Philippa Cheetham, MD: Nance, when you were diagnosed with lung cancer, you talked earlier in the segment about how you don’t actually think about it and that life has continued pretty much as normal. I hope you’re still golfing.
Nance Neshanian: I am.
Philippa Cheetham, MD: How has this impacted on your life having this diagnosis, both physically and emotionally?
Nance Neshanian: I think perhaps it has bothered my son more than it has bothered me because he realizes that whatever care I’m going to need is going to fall on him. And not that he isn’t willing to do it, but it makes him very sad. For me, as I said, I don’t think about it and I think that’s my salvation really. I go on about my life as though I didn’t have it, and until I have an appointment with Dr. Horn, I really don’t think about it, I really don’t.
Philippa Cheetham, MD: And as a patient, you’re being managed by experts in the field with Dr. Horn.
Nance Neshanian: Absolutely.
Philippa Cheetham, MD: And I’m sure you’ve met many other members of Dr. Horn’s team.
Nance Neshanian: Yes, I have.
Philippa Cheetham, MD: Do you think, as a profession, that we put enough emphasis on the caregiver, your son, family members?
Nance Neshanian: Oh, yes, absolutely. I could not ask for any better care than I am getting, and that includes every single doctor there at Vanderbilt. As I told Dr. Horn the other day, I might even have lung cancer to get cared by her. They really are exceptionally kind. They make you feel as though they care right down to the nth degree about how you are. That’s remarkable.
Philippa Cheetham, MD: And you’re obviously very fit and active. You’re playing golf. How much does the actual follow-up, the surveillance, going to doctors’ appointments, having scans, how much has that interfered with everything else that’s going on?
Nance Neshanian: It doesn’t bother me. This is just something you do. I go to the grocery store, I cook dinner, I do the laundry. I do everything that I want to do. Sometimes, I use it as an excuse if I don’t want to do something. It’s convenient. But I don’t let it limit me in any way. There may come a day that it will, but so far, it hasn’t.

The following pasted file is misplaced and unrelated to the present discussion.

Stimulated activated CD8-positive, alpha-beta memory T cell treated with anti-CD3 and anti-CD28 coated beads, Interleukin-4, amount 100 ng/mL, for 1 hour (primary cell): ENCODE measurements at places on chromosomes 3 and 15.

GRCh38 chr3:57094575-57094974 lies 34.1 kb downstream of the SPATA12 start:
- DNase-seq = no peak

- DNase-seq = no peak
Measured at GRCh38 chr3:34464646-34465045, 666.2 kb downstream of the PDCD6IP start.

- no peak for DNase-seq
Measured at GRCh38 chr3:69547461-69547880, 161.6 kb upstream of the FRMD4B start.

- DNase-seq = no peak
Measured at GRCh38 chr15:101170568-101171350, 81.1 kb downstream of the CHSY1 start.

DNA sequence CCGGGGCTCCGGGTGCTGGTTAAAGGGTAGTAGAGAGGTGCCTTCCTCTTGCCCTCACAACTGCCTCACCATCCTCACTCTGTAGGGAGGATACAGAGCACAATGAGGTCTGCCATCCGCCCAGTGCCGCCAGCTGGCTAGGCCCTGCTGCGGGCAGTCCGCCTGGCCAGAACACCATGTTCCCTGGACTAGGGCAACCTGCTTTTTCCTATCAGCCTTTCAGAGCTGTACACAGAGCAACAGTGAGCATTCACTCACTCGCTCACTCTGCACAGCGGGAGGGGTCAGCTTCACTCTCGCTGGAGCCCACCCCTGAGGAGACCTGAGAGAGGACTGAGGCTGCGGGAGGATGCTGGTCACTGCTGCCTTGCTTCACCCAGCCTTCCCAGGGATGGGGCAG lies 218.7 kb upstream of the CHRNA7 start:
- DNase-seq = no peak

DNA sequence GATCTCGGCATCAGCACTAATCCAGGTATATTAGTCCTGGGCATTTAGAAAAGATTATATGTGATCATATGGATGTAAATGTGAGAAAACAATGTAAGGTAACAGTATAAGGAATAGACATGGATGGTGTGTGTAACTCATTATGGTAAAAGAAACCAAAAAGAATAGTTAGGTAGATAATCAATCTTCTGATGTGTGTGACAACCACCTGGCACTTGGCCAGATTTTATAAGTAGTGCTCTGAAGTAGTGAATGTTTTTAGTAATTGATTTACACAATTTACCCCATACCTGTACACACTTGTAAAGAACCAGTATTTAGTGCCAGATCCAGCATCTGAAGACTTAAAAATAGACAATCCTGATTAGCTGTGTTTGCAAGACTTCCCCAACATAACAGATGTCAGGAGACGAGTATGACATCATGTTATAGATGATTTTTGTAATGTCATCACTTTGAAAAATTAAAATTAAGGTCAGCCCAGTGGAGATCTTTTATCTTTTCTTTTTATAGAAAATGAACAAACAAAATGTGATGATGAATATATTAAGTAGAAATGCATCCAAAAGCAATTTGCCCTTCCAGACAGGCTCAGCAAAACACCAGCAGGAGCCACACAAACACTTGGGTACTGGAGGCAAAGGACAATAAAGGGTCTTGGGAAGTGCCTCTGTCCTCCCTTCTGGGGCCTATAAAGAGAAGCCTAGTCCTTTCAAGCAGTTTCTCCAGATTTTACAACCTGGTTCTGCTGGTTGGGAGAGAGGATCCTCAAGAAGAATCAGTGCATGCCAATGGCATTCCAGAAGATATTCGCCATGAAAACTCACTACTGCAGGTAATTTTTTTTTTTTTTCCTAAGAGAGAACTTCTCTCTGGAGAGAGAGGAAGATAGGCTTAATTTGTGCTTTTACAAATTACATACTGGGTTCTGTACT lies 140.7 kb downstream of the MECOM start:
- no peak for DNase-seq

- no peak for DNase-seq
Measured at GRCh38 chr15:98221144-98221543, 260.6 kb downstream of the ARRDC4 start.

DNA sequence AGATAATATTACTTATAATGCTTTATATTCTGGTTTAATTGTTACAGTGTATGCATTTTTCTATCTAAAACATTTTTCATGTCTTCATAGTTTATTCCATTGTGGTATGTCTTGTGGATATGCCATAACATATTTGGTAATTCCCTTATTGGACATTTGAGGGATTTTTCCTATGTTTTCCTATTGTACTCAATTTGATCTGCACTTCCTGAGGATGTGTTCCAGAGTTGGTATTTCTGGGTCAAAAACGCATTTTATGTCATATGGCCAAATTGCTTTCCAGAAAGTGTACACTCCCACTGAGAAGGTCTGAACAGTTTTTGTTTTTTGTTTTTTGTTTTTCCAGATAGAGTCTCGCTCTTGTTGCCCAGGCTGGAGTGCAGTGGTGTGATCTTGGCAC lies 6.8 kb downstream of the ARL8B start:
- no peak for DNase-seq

Leora Horn, MD, MSc: Although she was very clear when we first met that chemotherapy needed to work around her golf days on Wednesdays. So, that was the one stipulation. Nothing interferes with golf.
Philippa Cheetham, MD: Dr. Horn, we’re here talking about lung cancer and Nance is a fantastic poster child for what she’s dealt with emotionally with this diagnosis and the treatment. And it’s fantastic that she has been able to go through what sounds like fairly aggressive treatment with chemotherapy. How realistic is Nance’s situation as a representation for other patients? Is she a superhero having gone through this? Or, for patients like Nance who have this diagnosis, do most patients tolerate the treatments as well as Nance has done and been able to continue with the activities that are important to them?
Leora Horn, MD, MSc: So, it’s definitely variable, and when we sit down to talk to patients for the first time, especially patients with stage 4 disease, I’m very specific that the goal of the treatment is to improve your quality of life and improve your symptoms, as well as extending survival. And I think quality of life and symptom management are the most important part there. So, when we start treatment, I also tell patients that drugs are given based on FDA-approved doses, and if you’re not tolerating something, we can reduce doses, we can modify doses. We didn’t have to do that with chemotherapy, but on the clinical trial, we reduced doses and medications. We stopped some of the medications. Each time we do treatment we just have to see how people are feeling, but there are many things that we can do to help people in terms of managing their symptoms today, medications that we didn’t have even when I first started training.